Meghan's message to men on International Women's Day - 'Value the women in your lives'

The Duchess of Sussex made a surprise visit to a school to deliver an International Women's Day message to men to "value the women in your lives".

Meghan gave a speech to pupils at a school in Dagenham on Friday. Credit: PA

In one of her last solo engagements as a working royal Meghan, who also revealed that ten-month-old Archie is trying to walk, spoke with delighted pupils at the Robert Clack Upper School in Dagenham, east London, and met one of the women who fought an historic equal pay battle in the nearby Ford car plant.

In a speech addressing the school's boys in particular, she urged them to "continue to value and appreciate the women in your lives and also set the example for some men who are not seeing it that same way.

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"You have your mothers, sisters, girlfriends, friends in your life, protect them," she added.

"Make sure that they are feeling valued and safe and let's all just rally together to make International Women's Day something that is not just on Sunday, but frankly feels like every day of the year."

Although rumours had spread about the identity of their special guest, most of the pupils waiting inside and onlookers gathered at the school gates were audibly surprised when Meghan arrived on Friday, to be warmly greeted by headteacher Russell Taylor.

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The Duchess thanked Fiona after the youngster presented her with a small bouquet of purple and white flowers. Fiona later said: "I was so happy, I thought I was going to faint."

Meghan also marked the 50th anniversary of the Equal Pay Act on her visit to the school.

Her choice of location was noteworthy as strikes in the 1960s by female sewing machinists at the nearby Ford Motor Plant triggered the passing of the legislation. That struggle was depicted in the 2010 film Made in Dagenham.

Meghan told around 700 pupils in an assembly: "I think being able to be in Dagenham is incredibly profound... It is the best example of no matter how small you might feel, how low you may feel on the ladder or the totem pole, no matter what colour you are, no matter what gender you are, you have a voice and you certainly have the right to speak up for what is right."

Meghan's speech in full

"Good afternoon, everybody. I thought you knew I was coming so I'm sorry for the surprise. It is such an honour for me to be here today.

"When we thought about what I wanted to do for International Women's Day this year, for me it was incredibly important to be with the women of our future. And that is all of you young women here, as well as you young men who play a very large part in this.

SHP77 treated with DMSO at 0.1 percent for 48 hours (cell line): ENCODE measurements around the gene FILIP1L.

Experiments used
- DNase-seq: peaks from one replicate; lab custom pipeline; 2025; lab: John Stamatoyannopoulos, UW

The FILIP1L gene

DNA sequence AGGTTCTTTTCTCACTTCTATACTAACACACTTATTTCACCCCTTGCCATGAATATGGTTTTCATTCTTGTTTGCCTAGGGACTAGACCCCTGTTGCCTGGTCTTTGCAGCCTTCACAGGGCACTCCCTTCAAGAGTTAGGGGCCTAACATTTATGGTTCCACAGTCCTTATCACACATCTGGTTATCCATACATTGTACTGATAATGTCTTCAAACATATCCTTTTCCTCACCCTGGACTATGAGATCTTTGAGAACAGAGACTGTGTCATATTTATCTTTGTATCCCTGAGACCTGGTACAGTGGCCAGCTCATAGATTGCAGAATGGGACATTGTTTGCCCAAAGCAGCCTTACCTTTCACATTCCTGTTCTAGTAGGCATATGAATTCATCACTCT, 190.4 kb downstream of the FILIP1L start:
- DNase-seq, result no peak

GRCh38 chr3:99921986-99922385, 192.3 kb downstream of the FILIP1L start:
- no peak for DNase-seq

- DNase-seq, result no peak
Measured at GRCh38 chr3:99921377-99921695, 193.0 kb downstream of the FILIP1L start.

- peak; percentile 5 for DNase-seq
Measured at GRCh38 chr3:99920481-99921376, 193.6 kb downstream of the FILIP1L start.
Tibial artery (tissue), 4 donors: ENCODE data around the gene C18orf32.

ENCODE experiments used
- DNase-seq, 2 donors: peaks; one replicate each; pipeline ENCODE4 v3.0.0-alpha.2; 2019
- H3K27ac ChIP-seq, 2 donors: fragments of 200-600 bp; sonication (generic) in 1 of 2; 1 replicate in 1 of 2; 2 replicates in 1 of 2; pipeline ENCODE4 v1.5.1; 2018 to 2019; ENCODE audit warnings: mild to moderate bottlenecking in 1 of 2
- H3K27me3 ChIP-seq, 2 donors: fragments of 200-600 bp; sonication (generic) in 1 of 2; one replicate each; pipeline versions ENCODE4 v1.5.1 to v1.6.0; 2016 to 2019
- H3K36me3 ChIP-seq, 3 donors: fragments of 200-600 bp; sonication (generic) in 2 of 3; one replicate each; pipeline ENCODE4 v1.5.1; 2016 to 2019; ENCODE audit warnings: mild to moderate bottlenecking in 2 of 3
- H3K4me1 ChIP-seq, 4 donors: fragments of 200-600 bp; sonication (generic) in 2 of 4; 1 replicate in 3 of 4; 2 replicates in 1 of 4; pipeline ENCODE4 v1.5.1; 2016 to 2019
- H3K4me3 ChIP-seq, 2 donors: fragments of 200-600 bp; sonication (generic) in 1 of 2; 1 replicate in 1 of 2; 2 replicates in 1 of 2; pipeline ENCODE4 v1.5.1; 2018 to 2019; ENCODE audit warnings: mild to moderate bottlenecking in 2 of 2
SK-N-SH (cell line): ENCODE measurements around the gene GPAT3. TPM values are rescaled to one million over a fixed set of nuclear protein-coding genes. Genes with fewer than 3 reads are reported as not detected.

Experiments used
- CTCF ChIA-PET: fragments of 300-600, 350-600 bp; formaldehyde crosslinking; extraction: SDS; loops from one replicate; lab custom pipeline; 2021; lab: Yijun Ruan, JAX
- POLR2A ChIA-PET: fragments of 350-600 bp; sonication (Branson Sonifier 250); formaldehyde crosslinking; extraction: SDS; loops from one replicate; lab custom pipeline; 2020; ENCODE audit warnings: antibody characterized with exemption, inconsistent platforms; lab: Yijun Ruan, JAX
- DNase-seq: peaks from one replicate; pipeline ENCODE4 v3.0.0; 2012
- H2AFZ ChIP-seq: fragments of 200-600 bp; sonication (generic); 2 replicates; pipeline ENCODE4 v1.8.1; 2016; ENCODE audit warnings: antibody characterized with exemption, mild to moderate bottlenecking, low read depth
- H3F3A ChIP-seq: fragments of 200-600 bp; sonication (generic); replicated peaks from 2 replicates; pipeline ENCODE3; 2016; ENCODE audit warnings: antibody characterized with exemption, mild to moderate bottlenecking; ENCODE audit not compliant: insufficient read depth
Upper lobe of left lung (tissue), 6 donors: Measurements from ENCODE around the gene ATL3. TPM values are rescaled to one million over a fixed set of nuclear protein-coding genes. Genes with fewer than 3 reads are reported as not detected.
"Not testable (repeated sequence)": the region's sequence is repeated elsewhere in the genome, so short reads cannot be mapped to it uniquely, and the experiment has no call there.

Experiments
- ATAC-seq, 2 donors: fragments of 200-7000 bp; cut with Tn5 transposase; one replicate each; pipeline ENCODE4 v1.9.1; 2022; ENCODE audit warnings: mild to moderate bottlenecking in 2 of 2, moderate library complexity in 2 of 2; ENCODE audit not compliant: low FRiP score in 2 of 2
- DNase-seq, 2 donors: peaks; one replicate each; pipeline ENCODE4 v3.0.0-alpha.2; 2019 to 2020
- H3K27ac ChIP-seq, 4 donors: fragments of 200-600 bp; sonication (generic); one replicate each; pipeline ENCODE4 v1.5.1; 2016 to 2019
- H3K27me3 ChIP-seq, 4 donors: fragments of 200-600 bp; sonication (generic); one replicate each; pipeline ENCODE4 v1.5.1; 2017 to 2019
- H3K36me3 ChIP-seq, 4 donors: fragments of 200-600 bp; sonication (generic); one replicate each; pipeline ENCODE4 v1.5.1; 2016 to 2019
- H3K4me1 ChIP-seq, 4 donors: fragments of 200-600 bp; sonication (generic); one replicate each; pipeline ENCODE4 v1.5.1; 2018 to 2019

"I think specifically coming to your school made a lot of sense for me because of this social justice and the impact that it's rooted in.

"Your school mantra as you all know is excellence for all, excellence from all, right. So if that's the case, how does that apply in your minds do you think to International Women's Day?

"I think in many ways it's very much the same thing isn't it, the idea of excellence for all and from all, equality for all and from all.

"Before I continue I'm going to go off the cuff here because I do think what's really key is if there's one brave young man in this room who wants to come and say what he thinks the importance of International Women's Day is, I know there's going to be one of you."

Meghan picked a volunteer from the audience, 16-year-old Aker Okoye, who discussed the importance of men supporting International Women's Day - after first saying the duchess is "beautiful".

Afterwards, Meghan continued: "Well done, very well said, and incredible confidence, don't you all agree?

"I think that is the point, right? In many societies, it doesn't matter where you are, it's very easy to sometimes compartmentalise or silo this idea of International Women's Day solely being about women - but it's not, it's about all of us.

"So I think what you said is incredibly important for all of us to remember, not just on Sunday, not just on International Women's Day, but every day to remember the value that we all bring to the table.

"And I think being able to be in Dagenham is incredibly profound because as you can see with Geraldine (Dear) and the other women who had the strength to really stand up for something that they knew needed to be done is the best example of no matter how small you might feel, how low you may feel on the ladder or the totem pole, no matter what colour you are, no matter what gender you are, you have a voice and you certainly have the right to speak up for what is right.

"And I think what's really key for all of you to remember is especially looking at the people who have paved the way for you to get to this point in your lives and be able to have the access that you do, it's not just an opportunity to continue that, it's a responsibility.

"So I just encourage and empower each of you to really stand in your truth, to stand for what is right, to continue to respect each other, for you young men to continue to value and appreciate the women in your lives and also set the example for some men who are not seeing it that same way.

"You have your mothers, sisters, girlfriends, friends in your life, protect them. Make sure that they are feeling valued and safe and let's all just rally together to make International Women's Day something that is not just on Sunday, but frankly feels like every day of the year.

"So thank you so much for having me, it's really a privilege to be here, thank you."